I think I am going to rotate these Odroids in as my x86 builds need replacement.
 

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Covid nearly killed the movie theaters.
You may have not noticed but since January there is a shortage of electronic components.
TV, phone, game consoles, consumer appliance market are up.
It is supposed to be like that through 2022.

Nobody knows when manufacturing will cool down.
Also, please, do not worry for the TV manufacturers.
 

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I've always s thought that streaming was stupid, I prefer to download what I watch and have it on local storage (plenty of hdds). For me those Odroid sbcs are perfect. I have 2 N2s running Coreelec and they beat any crappy Rokus or Apple junk by a country mile. As for upgrading my tv I might get an oled to replace my beloved 42" Panny plasma.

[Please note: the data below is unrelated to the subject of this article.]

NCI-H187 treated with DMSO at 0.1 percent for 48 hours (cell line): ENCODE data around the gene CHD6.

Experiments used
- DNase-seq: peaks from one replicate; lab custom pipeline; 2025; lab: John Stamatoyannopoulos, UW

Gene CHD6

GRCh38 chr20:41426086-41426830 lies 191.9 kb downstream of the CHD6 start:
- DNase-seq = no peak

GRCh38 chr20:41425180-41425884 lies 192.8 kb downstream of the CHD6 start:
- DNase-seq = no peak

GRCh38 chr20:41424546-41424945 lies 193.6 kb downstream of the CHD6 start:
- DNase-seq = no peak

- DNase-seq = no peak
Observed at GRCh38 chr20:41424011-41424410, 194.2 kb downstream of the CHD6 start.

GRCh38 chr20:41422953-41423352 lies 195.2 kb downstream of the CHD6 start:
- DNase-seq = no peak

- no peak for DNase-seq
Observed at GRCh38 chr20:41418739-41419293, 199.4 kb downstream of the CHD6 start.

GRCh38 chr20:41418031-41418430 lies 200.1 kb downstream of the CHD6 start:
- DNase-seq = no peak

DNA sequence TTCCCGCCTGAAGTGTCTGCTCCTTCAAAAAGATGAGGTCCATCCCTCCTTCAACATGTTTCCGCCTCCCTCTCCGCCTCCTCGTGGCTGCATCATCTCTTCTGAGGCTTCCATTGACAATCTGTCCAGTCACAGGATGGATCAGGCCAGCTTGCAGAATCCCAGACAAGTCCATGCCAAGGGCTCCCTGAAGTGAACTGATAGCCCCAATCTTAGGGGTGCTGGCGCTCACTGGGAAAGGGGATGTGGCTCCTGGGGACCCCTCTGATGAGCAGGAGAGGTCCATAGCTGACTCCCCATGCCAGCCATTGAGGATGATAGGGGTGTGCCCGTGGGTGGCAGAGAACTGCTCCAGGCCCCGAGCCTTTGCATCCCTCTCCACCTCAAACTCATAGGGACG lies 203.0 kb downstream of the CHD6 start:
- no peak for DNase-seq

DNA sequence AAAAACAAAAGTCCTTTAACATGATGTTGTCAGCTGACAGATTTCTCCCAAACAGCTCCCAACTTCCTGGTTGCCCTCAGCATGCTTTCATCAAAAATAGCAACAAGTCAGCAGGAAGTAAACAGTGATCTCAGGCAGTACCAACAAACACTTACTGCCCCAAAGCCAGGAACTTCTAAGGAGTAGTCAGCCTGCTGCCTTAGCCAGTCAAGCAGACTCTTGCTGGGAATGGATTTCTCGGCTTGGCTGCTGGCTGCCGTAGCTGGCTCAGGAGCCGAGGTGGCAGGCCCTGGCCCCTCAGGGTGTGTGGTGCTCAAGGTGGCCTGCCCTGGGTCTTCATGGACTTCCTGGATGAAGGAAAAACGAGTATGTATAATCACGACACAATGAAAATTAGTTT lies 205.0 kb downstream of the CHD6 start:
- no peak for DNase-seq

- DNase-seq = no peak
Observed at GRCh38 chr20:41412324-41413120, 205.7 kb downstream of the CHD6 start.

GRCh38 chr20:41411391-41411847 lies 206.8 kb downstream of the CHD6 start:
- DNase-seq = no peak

Same. I never understood why the studios are so afraid of us having the files ourselves. I don't want a middleman holding my movie collection. I know plenty of people who would buy more digital movies if you could actually backup the files you buy, I mean I buy plenty of lossless digital music in this same way.
 

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Same. I never understood why the studios are so afraid of us having the files ourselves. I don't want a middleman holding my movie collection. I know plenty of people who would buy more digital movies if you could actually backup the files you buy, I mean I buy plenty of lossless digital music in this same way.